As gas prices fall, gas stations' profits actually rise

— -- Feeling sorry for gas stations as prices plummet? Don't.

Although retail gasoline prices have fallen 55% since mid-July, wholesale prices have plunged even more sharply — 68%, according to the Oil Price Information Service. As a result, retailers have enjoyed record profit margins since mid-September.

"Guess what? They're making substantially more money at $1.89 (a gallon) than they were at $4.29," says OPIS chief oil analyst Tom Kloza.

Last week, The Pantry, one of the nation's largest gasoline retailers, posted profit of $23 million in its fiscal fourth quarter ended Sept. 25, four times the profit of the year-ago period. Ben Brownlow, an analyst at Morgan Keegan & Co., expects even better results for the current quarter.

"We're happy, our customers are happy," says Jinger Duryea, president of C.N. Brown, which owns 108 gas stations in Maine and New Hampshire. "It's not costing as much to buy the product and store the product."

Most people think retailers clean up when prices rise and get pinched when they drop. It's just the opposite. When prices soared last spring, demand sank and stations couldn't pass along the entire increase in their wholesale costs.

Gross profit margins — the difference between wholesale and retail prices after taxes and freight — averaged about 9 cents a gallon vs. a typical 14 cents.

And with stratospheric gas prices, retailers' credit card fees, typically 2.5% of sales, were 10 cents a gallon. Toss in overhead, such as rent and labor, and most broke even or lost money on gas, though many offset that with convenience-store profits. The Pantry had a $5.1 million loss in the second quarter.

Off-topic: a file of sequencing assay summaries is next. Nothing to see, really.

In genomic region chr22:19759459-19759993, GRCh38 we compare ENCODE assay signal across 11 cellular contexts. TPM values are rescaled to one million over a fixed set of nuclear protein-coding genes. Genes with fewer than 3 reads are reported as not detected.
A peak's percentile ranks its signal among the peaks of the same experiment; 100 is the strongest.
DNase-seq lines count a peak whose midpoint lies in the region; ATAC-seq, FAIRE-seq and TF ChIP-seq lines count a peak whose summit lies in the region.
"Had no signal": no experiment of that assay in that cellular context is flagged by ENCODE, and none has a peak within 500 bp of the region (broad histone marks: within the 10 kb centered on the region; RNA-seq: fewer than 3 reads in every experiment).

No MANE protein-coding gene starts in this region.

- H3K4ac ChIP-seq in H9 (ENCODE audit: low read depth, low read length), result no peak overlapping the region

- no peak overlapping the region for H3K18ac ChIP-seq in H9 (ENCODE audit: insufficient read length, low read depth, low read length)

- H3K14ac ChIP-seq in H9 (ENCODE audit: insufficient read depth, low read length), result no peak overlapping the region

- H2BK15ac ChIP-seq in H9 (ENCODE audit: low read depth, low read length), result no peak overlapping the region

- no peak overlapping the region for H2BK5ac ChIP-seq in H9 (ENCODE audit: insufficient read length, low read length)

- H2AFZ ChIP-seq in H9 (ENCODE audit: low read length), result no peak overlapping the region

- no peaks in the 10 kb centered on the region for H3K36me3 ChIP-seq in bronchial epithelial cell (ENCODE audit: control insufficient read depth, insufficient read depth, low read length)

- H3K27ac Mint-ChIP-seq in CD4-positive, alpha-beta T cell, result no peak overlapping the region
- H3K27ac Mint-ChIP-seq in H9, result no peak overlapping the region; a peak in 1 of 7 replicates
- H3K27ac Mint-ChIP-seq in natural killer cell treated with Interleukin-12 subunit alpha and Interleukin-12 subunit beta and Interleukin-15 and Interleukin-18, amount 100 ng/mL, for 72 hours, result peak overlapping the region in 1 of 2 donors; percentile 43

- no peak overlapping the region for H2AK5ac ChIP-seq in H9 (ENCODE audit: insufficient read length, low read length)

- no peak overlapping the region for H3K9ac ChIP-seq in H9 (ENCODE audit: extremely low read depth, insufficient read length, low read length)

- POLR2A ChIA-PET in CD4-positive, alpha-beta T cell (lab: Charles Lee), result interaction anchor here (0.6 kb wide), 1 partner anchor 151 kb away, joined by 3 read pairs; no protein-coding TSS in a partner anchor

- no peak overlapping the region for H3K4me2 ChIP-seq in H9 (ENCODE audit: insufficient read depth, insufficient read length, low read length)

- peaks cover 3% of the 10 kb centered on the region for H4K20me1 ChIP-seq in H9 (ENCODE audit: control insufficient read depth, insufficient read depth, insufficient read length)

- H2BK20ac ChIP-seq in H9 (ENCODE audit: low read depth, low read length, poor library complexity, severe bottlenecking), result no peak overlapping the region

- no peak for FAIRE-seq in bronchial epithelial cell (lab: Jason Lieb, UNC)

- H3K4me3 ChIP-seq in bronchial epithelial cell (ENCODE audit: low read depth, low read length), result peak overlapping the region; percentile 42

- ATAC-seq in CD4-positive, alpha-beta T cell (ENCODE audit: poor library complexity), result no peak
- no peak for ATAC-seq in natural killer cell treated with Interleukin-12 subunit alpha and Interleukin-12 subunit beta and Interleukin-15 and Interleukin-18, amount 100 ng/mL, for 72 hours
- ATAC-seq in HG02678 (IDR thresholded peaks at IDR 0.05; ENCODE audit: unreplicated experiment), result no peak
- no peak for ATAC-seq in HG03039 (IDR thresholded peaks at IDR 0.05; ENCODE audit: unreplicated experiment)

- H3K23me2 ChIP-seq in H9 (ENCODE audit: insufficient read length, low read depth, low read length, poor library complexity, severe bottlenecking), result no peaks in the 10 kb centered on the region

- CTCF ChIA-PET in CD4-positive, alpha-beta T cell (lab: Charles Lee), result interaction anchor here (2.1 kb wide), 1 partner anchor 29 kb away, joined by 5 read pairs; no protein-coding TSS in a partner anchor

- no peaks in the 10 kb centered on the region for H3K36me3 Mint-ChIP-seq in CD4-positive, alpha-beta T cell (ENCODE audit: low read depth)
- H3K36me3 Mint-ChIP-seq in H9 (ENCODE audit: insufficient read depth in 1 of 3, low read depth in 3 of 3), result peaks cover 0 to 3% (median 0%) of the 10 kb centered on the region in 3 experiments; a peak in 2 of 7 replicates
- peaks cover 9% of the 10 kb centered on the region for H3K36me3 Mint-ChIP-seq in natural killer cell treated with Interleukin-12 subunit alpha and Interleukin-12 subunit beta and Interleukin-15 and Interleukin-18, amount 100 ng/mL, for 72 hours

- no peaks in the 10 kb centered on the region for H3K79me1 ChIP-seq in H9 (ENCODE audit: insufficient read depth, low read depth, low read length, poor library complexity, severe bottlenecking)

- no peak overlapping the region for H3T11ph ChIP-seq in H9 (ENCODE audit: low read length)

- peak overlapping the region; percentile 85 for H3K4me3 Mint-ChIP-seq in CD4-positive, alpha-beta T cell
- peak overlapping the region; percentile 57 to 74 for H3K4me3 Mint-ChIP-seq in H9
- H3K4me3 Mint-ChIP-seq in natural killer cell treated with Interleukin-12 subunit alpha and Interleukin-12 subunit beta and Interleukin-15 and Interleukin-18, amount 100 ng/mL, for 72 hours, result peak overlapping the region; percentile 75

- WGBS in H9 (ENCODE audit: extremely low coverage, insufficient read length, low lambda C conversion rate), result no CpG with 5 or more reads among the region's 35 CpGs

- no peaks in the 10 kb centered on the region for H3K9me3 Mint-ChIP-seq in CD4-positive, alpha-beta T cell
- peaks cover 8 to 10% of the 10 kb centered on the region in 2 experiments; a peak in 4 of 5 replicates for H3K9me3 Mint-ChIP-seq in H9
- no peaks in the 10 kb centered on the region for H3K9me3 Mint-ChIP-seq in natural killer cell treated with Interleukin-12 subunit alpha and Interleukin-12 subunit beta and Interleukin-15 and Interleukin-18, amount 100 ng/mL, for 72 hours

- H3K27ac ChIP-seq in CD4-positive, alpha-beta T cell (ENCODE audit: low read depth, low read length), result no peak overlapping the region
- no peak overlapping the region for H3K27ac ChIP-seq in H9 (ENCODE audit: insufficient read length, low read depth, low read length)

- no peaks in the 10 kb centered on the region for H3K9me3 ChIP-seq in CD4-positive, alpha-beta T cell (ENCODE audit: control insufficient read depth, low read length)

Now, with oil and wholesale gasoline prices tumbling, retailers can trim their prices more gradually. Per-gallon margins hit a record 60 cents on Oct. 7, averaged 45 cents in October and were 30 cents last Sunday, OPIS' Fred Rozell says. Plus, lower gas prices have cut credit card fees to 4.5 cents a gallon.

Sinking prices also bolster store sales. Some customers don't fill up, believing prices will fall further, and make more trips to the pump. "That's one more time a week the customer comes by to get coffee or a sandwich," says Jeff Lenard, spokesman for the National Association of Convenience Stores.

Not all retailers are cheering. Shaukat Zakaria, a partner in Lone Star Petroleum, which owns 30 stations in Texas, says the oil bust has dampened local consumer demand, intensifying price competition and cutting margins to 12 cents a gallon recently. The good times "didn't last very long at all," he says.